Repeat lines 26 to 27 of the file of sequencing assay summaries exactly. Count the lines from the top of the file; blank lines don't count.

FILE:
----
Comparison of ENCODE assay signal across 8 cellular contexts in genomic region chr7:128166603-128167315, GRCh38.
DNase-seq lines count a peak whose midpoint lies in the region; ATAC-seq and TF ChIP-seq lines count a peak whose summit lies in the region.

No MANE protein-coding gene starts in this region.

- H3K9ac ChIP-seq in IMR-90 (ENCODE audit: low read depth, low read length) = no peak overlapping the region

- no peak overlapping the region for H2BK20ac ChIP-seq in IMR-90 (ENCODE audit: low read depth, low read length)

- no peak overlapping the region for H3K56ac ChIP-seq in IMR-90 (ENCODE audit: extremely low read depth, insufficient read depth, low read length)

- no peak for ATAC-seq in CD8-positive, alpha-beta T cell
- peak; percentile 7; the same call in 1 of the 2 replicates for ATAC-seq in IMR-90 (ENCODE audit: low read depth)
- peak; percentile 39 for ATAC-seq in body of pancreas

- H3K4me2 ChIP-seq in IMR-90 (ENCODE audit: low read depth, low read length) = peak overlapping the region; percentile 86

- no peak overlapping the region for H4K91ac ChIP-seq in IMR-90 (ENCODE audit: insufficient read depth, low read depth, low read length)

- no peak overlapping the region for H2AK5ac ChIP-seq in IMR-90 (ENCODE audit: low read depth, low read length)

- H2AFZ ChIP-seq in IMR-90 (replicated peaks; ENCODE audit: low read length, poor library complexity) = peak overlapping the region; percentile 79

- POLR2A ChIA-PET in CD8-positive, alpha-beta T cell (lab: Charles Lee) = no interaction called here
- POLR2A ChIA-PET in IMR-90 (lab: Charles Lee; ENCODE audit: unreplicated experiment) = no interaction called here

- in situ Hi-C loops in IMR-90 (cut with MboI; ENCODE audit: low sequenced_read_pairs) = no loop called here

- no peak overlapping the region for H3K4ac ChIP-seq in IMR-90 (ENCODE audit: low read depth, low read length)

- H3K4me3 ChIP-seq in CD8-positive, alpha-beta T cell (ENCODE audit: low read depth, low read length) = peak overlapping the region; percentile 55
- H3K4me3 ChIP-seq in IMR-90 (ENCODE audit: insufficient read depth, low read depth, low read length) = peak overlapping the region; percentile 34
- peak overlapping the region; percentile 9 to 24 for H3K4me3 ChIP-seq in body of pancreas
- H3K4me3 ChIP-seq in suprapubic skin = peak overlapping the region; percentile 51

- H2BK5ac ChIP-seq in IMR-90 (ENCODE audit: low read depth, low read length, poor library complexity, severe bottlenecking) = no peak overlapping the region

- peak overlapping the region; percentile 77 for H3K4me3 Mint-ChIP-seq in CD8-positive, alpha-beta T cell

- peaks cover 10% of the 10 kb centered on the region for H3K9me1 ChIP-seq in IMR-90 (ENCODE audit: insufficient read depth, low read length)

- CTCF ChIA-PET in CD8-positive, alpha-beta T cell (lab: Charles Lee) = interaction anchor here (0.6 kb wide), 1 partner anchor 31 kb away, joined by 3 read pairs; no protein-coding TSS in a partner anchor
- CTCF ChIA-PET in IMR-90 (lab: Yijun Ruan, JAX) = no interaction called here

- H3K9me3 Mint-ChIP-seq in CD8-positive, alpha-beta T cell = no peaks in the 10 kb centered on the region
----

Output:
- CTCF ChIA-PET in IMR-90 (lab: Yijun Ruan, JAX) = no interaction called here

- H3K9me3 Mint-ChIP-seq in CD8-positive, alpha-beta T cell = no peaks in the 10 kb centered on the region